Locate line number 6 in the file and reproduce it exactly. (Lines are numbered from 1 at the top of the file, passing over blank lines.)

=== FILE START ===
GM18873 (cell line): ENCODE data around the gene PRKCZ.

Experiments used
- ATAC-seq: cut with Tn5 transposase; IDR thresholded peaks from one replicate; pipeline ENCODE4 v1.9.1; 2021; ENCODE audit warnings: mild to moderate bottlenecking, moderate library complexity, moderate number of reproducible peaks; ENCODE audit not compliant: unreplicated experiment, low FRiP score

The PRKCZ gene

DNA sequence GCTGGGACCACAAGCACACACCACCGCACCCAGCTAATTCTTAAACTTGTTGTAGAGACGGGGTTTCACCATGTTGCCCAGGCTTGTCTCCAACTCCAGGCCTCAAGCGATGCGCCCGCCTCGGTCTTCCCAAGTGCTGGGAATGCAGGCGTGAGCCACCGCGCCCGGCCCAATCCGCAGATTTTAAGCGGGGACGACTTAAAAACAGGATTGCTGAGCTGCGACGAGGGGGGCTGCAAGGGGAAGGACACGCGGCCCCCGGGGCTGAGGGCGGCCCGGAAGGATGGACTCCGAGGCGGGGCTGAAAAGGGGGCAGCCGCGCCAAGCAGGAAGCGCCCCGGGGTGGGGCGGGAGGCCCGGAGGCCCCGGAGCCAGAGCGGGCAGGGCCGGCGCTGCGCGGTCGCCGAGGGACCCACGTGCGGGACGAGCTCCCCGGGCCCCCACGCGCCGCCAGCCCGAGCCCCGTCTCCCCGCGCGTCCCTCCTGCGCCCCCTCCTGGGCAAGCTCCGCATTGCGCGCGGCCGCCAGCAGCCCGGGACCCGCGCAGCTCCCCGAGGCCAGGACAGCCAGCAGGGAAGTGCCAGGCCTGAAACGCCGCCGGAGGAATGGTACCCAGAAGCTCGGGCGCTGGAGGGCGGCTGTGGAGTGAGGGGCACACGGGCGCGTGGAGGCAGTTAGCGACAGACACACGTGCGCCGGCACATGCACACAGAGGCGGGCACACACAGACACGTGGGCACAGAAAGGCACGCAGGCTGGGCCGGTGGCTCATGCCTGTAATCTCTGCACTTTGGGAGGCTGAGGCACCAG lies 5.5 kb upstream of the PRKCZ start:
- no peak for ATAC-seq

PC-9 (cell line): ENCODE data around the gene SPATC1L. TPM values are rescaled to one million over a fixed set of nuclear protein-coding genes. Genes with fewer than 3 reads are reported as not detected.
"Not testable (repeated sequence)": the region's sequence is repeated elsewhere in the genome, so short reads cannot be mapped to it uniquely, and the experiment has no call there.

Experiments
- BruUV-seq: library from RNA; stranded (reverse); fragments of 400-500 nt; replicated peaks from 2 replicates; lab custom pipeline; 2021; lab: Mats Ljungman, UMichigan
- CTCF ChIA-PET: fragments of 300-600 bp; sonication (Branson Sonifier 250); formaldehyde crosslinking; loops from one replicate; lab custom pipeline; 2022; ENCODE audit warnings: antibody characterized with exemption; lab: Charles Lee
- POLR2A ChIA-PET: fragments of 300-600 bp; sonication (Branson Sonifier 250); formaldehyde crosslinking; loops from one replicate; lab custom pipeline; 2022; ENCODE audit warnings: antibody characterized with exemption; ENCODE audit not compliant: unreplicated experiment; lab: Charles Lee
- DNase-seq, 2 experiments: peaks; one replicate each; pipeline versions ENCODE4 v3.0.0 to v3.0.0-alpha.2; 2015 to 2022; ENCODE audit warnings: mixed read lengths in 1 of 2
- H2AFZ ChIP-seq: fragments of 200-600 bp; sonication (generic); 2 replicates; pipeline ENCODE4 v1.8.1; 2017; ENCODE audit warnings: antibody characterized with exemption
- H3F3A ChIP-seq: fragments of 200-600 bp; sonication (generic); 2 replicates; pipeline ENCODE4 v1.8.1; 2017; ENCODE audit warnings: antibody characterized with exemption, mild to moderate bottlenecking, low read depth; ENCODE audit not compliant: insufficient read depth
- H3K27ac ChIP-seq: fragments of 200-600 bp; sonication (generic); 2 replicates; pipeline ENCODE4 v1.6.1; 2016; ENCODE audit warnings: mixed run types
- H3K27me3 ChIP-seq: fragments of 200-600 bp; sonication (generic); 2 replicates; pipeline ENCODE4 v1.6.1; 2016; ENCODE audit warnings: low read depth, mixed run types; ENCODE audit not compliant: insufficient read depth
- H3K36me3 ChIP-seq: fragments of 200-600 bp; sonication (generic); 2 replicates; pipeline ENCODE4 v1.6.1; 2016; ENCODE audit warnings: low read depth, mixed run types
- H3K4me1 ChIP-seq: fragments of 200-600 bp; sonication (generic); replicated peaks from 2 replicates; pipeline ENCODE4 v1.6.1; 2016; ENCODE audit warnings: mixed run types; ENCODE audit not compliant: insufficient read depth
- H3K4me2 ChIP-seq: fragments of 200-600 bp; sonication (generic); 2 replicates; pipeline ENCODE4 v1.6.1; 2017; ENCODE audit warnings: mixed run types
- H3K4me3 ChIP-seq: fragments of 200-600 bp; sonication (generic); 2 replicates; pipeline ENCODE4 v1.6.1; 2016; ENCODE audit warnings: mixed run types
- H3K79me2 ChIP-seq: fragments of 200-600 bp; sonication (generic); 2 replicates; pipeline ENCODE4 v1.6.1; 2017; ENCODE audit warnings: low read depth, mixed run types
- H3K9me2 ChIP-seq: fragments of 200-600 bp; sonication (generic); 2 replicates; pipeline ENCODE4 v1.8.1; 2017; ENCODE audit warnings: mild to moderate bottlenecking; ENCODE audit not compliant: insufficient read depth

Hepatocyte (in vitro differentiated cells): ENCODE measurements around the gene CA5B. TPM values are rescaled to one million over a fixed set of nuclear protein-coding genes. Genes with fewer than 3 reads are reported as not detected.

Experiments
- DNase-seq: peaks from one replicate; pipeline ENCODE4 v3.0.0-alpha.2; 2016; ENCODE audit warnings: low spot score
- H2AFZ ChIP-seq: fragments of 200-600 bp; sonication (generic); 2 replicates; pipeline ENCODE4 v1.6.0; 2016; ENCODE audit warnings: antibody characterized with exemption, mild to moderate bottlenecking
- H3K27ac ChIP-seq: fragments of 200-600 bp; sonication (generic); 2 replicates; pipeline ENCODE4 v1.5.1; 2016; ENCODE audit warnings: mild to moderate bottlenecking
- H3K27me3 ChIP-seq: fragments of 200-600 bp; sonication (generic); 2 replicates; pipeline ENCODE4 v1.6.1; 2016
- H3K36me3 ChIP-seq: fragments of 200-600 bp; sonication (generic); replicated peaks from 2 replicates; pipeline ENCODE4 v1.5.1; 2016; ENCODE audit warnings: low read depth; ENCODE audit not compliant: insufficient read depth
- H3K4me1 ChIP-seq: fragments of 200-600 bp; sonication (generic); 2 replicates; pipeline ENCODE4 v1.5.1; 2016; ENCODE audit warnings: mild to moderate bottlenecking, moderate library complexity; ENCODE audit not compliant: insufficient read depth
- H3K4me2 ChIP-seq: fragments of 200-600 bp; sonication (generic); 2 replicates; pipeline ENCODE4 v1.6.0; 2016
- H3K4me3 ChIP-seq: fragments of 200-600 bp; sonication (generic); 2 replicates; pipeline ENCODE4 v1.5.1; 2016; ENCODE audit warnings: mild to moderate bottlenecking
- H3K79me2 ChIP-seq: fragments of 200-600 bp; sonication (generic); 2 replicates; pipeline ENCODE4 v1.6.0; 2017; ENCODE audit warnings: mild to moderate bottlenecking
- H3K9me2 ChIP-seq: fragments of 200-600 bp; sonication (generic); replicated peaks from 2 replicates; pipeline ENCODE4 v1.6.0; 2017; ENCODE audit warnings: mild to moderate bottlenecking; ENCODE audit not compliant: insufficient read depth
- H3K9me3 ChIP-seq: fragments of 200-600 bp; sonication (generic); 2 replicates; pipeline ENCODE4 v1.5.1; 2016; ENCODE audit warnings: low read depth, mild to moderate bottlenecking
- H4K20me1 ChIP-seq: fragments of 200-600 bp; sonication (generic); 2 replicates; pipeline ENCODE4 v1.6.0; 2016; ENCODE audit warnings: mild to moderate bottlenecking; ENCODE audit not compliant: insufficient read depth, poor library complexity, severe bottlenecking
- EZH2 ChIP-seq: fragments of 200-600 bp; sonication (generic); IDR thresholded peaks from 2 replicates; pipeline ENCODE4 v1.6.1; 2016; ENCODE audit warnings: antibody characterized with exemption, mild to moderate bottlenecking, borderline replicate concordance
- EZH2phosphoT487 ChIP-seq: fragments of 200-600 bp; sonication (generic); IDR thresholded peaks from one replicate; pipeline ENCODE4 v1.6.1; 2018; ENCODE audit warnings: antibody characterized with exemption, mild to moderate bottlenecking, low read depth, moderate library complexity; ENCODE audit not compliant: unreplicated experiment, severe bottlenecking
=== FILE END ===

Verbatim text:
- no peak for ATAC-seq